This publicity@pixar.com is the only e-mail address I could find for Pixar. Disney, I imagine, handles all the DVD stuff, but it might still be a good idea to lean on Pixar a bit. If they give a rip about accessibility, they would certainly want their distributor to make their products, uh, accessible. There is also a phone number and snail mail address on the Pixar site, under company info.

  6. codeman38

    For what it’s worth, Marlee Matlin has contacted Disney, who now claims that this was a manufacturing error (contradicting what three support representatives said) and that supposedly all future rental releases of Up will be captioned:

    http://twitter.com/MarleeMatlin/status/5807301183

    Of course, this still doesn’t answer the question of how one will distinguish the new disc from the old, much less how one will be able to pick which version one randomly receives from Netflix or Redbox.

  7. codeman38

    Oh, yes, and another issue: if the discs aren’t immediately recalled, video stores will continue to keep the uncaptioned version in stock until one of the discs breaks or is scratched to the point of unreadability… which means, essentially, that it will be just as impossible to find a captioned copy now as it was before.

  8. codeman38

    The thing that made this particularly irritating for me, incidentally, is that Pixar has gone above and beyond with accessibility in the past. On the DVD of Finding Nemo, not only was the movie itself subtitled, but so were the bonus shorts and documentaries; even the two audio commentaries had corresponding subtitle tracks, which was practically unheard of at the time and is still uncommon even now. And this has been standard on their DVDs ever since then.

  9. codeman38

    Er, sorry, I’m getting my Pixar DVDs mixed up. Finding Nemo only had one commentary (but it was subtitled). The Incredibles, however, had two— and both were subtitled.

  10. LeeLee

    Yeah, I had heard, just anecdotally, that Pixar has been pretty good about these things in the past. Hopefully, Pixar can be an ally of sorts, because if not, they deserve a side of the heaping dish of scorn that Disney gets.

  11. Brooke

    Oh good grief. Like Meg in comment 1, I’m not deaf but hearing impaired to the point where watching without CC is an exercise in frustration at best, and downright impossible at worst. Even when things are loud, I don’t do very well separating out individual words – therefore, the movie theater’s “helpful” solution of handing out headphones to hearing impaired people just DOES NOT HELP because making everything louder does NOT make it more clear. And they never fit right over my hearing aides’ speakers since they have to sit exactly right in order to pick up the signal, anyways. It’s so, so rare for me to watch movies in the theater anymore and my Netflix account gets quite a workout. So, feh on Disney.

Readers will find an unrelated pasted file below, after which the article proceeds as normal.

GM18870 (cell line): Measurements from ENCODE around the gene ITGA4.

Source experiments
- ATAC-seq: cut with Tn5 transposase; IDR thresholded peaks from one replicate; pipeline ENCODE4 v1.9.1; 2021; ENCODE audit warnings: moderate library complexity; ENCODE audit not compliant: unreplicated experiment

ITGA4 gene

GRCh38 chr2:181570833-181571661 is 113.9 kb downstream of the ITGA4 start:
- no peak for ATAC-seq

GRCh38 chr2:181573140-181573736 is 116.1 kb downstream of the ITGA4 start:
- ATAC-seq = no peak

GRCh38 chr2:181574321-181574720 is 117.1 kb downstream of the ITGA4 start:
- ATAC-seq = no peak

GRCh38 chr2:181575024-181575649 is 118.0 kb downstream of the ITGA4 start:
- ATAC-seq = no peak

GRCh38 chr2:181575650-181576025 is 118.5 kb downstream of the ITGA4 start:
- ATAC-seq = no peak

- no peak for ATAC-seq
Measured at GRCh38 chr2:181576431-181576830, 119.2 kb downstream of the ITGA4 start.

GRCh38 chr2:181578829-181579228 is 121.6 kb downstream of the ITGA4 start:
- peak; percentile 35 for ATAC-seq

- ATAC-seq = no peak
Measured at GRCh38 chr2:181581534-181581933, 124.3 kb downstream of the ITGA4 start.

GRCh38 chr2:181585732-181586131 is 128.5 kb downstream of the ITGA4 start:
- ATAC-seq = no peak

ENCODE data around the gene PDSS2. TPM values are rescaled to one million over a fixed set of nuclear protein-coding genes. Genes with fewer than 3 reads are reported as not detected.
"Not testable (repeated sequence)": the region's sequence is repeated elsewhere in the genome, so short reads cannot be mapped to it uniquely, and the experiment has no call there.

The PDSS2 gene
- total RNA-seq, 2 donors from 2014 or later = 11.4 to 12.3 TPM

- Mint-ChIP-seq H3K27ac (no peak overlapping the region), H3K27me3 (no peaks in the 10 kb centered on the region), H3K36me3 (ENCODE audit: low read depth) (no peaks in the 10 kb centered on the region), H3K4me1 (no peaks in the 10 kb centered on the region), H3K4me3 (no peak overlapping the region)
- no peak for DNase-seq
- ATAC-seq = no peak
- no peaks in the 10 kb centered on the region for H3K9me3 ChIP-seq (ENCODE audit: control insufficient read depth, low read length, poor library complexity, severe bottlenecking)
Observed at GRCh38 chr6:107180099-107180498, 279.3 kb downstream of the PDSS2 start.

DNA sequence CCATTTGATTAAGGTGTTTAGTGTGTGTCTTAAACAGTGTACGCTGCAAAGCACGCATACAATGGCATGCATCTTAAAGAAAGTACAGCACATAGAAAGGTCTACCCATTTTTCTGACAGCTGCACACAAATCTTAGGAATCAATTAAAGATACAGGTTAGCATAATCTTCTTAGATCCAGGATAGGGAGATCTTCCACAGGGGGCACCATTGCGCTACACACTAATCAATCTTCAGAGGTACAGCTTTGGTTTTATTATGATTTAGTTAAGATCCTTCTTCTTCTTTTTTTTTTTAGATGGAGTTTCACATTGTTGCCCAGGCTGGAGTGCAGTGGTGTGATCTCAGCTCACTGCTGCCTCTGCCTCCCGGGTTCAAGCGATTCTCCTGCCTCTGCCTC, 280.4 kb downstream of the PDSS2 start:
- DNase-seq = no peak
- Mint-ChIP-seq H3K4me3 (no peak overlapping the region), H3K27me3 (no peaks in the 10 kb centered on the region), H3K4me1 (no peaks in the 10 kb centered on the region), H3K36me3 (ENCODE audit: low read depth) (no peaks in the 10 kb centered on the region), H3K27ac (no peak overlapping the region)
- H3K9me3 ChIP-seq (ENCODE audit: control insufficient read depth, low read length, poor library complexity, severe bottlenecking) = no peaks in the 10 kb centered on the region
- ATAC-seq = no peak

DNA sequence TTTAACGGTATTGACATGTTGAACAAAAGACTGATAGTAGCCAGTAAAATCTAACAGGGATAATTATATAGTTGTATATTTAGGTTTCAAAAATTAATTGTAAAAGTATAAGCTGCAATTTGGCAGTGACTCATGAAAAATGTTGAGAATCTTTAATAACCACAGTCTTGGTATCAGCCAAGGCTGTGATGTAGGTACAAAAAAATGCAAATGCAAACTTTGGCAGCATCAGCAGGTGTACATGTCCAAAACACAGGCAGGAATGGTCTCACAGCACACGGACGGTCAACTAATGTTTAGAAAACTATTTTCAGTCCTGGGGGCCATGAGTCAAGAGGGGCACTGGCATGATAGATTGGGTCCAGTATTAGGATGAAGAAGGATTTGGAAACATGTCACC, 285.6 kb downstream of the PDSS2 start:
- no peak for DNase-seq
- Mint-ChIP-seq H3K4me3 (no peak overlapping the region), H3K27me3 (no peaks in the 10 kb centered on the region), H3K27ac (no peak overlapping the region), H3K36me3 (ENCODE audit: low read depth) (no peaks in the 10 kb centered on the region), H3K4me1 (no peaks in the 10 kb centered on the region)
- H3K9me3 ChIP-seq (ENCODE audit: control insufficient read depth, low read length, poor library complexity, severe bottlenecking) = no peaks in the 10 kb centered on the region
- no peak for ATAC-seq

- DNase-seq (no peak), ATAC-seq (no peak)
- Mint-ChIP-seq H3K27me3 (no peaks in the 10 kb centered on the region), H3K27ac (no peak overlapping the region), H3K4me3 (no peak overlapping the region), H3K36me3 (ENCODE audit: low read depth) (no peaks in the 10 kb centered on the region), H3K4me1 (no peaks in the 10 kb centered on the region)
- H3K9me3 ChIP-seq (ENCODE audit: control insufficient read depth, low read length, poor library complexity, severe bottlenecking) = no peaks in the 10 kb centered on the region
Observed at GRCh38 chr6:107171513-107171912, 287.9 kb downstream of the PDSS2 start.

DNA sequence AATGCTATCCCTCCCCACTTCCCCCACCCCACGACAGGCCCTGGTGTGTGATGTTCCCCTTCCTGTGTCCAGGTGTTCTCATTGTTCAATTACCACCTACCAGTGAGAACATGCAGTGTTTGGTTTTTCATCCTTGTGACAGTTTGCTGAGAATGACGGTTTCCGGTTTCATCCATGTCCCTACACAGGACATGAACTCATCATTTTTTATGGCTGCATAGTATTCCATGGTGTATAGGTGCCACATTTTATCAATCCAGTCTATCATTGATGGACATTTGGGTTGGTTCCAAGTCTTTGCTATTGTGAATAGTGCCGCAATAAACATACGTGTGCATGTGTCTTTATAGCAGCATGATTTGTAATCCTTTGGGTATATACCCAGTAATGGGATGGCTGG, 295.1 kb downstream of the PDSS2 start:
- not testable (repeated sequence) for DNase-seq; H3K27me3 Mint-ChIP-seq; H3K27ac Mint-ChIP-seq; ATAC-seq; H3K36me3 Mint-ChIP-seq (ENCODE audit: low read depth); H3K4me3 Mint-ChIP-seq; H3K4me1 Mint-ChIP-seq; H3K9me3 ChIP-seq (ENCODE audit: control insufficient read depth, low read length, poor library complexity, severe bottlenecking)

12. codeman38

    @Meg, Brooke: Same reason I use captioning myself– I have a very difficult time distinguishing speech from background noise and music, and with movie soundtracks, if you make one loud, you make the other loud as well. And that’s when the speech is clearly enunciated with a relatively light accent; if the character’s got a thick accent or tends to mumble things, I’m totally lost.

  13. codeman38

    I just received an e-mail from Disney stating the following:

    Thank you for your e-mail regarding the absence of closed captions from your Up rental DVD. The captions were inadvertently left off of the rental DVD. We regret any inconvenience this may have caused. We are working diligently to rectify this situation by shipping the corrected product to our accounts and creating a consumer program to address this matter. Since not all retailers will be able to participate in this program we will contact you once we have the specifics confirmed.

    I’m getting more and more of an impression that what must’ve happened is something along the lines of marketing telling the production department “remove all extras from this DVD”, and their taking that a bit too literally.

  14. Jonny Germ

    I’m having this same problem and I am indeed hearing impaired. But before I found this blog, I sent a load of emails to both pixar and that dvd help link above. Hopefully they’ll realize the gravity of their errors.

  15. Liz

    I am totally appalled by this! My boyfriend and I decided to rent “up” from netflix and we could not get the closed captioning on. We called “netflix” and they sent us another copy which again did not have closed captioning. When we learned that Disney decided not to have closed captioned we were shocked. I am hard of hearing and cannot enjoy movies without captioning. My boyfriend is not hard of hearing, but I cannot go to the movies with him because of my hearing loss. I really feel that something has to be done about this!!!